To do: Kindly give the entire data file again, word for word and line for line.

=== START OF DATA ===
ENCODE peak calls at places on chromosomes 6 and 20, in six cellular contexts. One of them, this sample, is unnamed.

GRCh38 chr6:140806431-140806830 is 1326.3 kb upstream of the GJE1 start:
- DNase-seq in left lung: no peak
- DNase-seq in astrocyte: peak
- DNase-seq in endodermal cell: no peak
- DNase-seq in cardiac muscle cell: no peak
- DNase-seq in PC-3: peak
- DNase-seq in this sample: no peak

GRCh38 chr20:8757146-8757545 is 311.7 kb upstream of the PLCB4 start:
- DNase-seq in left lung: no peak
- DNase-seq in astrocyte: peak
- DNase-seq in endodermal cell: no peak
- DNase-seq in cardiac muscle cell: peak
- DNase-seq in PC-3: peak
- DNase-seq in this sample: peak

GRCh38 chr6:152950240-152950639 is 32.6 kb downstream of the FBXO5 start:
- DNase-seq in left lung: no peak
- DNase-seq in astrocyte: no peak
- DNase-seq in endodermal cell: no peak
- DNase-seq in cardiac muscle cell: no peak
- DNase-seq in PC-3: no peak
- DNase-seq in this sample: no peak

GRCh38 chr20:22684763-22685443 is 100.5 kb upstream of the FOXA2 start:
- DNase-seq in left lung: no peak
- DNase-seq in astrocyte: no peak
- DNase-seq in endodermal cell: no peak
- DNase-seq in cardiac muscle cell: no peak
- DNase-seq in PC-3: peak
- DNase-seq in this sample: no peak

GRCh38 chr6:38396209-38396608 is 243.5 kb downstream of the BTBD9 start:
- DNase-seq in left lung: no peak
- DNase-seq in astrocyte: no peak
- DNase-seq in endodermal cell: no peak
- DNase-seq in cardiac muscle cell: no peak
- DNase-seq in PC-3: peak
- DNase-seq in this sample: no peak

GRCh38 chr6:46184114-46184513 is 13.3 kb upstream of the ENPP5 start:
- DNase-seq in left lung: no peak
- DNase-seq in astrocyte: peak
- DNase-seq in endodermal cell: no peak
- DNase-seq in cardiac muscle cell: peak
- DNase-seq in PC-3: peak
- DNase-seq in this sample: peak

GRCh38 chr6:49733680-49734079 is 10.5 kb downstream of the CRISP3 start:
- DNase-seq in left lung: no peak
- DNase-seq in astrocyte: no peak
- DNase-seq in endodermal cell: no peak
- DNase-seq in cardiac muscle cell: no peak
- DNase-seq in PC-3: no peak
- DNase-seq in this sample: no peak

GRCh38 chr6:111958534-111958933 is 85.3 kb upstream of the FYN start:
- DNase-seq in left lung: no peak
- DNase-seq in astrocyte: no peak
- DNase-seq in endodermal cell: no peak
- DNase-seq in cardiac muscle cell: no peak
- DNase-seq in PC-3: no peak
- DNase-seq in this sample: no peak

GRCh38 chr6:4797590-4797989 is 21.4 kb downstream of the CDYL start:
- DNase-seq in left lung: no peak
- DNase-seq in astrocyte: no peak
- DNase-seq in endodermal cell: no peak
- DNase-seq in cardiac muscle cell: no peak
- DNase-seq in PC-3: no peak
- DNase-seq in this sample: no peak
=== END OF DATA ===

ENCODE peak calls at places on chromosomes 6 and 20, in six cellular contexts. One of them, this sample, is unnamed.

GRCh38 chr6:140806431-140806830 is 1326.3 kb upstream of the GJE1 start:
- DNase-seq in left lung: no peak
- DNase-seq in astrocyte: peak
- DNase-seq in endodermal cell: no peak
- DNase-seq in cardiac muscle cell: no peak
- DNase-seq in PC-3: peak
- DNase-seq in this sample: no peak

GRCh38 chr20:8757146-8757545 is 311.7 kb upstream of the PLCB4 start:
- DNase-seq in left lung: no peak
- DNase-seq in astrocyte: peak
- DNase-seq in endodermal cell: no peak
- DNase-seq in cardiac muscle cell: peak
- DNase-seq in PC-3: peak
- DNase-seq in this sample: peak

GRCh38 chr6:152950240-152950639 is 32.6 kb downstream of the FBXO5 start:
- DNase-seq in left lung: no peak
- DNase-seq in astrocyte: no peak
- DNase-seq in endodermal cell: no peak
- DNase-seq in cardiac muscle cell: no peak
- DNase-seq in PC-3: no peak
- DNase-seq in this sample: no peak

GRCh38 chr20:22684763-22685443 is 100.5 kb upstream of the FOXA2 start:
- DNase-seq in left lung: no peak
- DNase-seq in astrocyte: no peak
- DNase-seq in endodermal cell: no peak
- DNase-seq in cardiac muscle cell: no peak
- DNase-seq in PC-3: peak
- DNase-seq in this sample: no peak

GRCh38 chr6:38396209-38396608 is 243.5 kb downstream of the BTBD9 start:
- DNase-seq in left lung: no peak
- DNase-seq in astrocyte: no peak
- DNase-seq in endodermal cell: no peak
- DNase-seq in cardiac muscle cell: no peak
- DNase-seq in PC-3: peak
- DNase-seq in this sample: no peak

GRCh38 chr6:46184114-46184513 is 13.3 kb upstream of the ENPP5 start:
- DNase-seq in left lung: no peak
- DNase-seq in astrocyte: peak
- DNase-seq in endodermal cell: no peak
- DNase-seq in cardiac muscle cell: peak
- DNase-seq in PC-3: peak
- DNase-seq in this sample: peak

GRCh38 chr6:49733680-49734079 is 10.5 kb downstream of the CRISP3 start:
- DNase-seq in left lung: no peak
- DNase-seq in astrocyte: no peak
- DNase-seq in endodermal cell: no peak
- DNase-seq in cardiac muscle cell: no peak
- DNase-seq in PC-3: no peak
- DNase-seq in this sample: no peak

GRCh38 chr6:111958534-111958933 is 85.3 kb upstream of the FYN start:
- DNase-seq in left lung: no peak
- DNase-seq in astrocyte: no peak
- DNase-seq in endodermal cell: no peak
- DNase-seq in cardiac muscle cell: no peak
- DNase-seq in PC-3: no peak
- DNase-seq in this sample: no peak

GRCh38 chr6:4797590-4797989 is 21.4 kb downstream of the CDYL start:
- DNase-seq in left lung: no peak
- DNase-seq in astrocyte: no peak
- DNase-seq in endodermal cell: no peak
- DNase-seq in cardiac muscle cell: no peak
- DNase-seq in PC-3: no peak
- DNase-seq in this sample: no peak